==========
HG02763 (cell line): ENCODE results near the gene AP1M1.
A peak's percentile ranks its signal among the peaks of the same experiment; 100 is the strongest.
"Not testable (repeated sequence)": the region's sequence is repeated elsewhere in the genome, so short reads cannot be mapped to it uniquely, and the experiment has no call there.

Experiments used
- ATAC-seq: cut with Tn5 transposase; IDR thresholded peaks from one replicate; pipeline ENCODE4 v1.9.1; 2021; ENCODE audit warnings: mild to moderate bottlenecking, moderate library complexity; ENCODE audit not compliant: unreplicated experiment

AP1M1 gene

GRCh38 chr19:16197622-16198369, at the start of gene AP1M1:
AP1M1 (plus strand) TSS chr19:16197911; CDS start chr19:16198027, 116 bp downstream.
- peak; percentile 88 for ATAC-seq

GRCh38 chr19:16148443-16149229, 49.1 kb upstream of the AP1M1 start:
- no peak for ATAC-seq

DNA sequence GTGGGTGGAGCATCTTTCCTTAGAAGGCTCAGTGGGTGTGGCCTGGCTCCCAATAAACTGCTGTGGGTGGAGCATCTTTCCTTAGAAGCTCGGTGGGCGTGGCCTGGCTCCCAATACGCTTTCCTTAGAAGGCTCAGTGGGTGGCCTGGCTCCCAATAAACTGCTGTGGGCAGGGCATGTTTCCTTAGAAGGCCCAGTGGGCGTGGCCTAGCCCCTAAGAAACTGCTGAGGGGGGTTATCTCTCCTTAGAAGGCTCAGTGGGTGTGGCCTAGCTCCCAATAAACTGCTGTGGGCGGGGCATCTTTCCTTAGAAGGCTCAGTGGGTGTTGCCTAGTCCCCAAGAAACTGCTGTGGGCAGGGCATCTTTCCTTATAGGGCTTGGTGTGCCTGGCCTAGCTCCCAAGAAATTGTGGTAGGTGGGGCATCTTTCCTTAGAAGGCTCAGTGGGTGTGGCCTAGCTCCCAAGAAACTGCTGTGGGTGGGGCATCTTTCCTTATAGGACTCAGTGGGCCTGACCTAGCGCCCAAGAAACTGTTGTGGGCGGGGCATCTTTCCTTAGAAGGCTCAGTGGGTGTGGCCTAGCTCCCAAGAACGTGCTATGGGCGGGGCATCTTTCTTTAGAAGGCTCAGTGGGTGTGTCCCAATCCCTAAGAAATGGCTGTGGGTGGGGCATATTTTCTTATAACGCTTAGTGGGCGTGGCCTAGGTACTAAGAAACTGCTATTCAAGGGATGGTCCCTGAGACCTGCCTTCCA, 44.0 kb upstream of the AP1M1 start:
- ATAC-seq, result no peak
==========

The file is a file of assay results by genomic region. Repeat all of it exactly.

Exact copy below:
HG02763 (cell line): ENCODE results near the gene AP1M1.
A peak's percentile ranks its signal among the peaks of the same experiment; 100 is the strongest.
"Not testable (repeated sequence)": the region's sequence is repeated elsewhere in the genome, so short reads cannot be mapped to it uniquely, and the experiment has no call there.

Experiments used
- ATAC-seq: cut with Tn5 transposase; IDR thresholded peaks from one replicate; pipeline ENCODE4 v1.9.1; 2021; ENCODE audit warnings: mild to moderate bottlenecking, moderate library complexity; ENCODE audit not compliant: unreplicated experiment

AP1M1 gene

GRCh38 chr19:16197622-16198369, at the start of gene AP1M1:
AP1M1 (plus strand) TSS chr19:16197911; CDS start chr19:16198027, 116 bp downstream.
- peak; percentile 88 for ATAC-seq

GRCh38 chr19:16148443-16149229, 49.1 kb upstream of the AP1M1 start:
- no peak for ATAC-seq

DNA sequence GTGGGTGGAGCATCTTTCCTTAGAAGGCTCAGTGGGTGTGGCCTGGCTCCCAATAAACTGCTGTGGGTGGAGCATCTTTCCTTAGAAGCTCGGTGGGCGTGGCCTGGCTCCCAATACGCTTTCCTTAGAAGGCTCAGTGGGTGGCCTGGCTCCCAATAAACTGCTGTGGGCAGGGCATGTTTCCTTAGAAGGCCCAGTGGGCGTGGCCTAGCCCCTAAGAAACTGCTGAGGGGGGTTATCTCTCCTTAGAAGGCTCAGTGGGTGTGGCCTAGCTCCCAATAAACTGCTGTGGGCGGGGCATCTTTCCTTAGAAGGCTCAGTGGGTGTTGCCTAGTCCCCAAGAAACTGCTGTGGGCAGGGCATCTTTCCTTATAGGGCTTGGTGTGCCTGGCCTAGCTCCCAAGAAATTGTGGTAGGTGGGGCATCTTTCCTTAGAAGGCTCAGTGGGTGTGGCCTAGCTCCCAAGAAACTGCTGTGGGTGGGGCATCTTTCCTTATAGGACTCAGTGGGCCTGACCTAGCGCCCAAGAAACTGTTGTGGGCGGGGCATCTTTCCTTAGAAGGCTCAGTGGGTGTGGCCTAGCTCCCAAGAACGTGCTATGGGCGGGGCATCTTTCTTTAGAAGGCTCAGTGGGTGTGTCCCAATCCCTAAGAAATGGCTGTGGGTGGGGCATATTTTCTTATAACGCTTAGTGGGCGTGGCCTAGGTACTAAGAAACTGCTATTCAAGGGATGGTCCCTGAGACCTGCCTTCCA, 44.0 kb upstream of the AP1M1 start:
- ATAC-seq, result no peak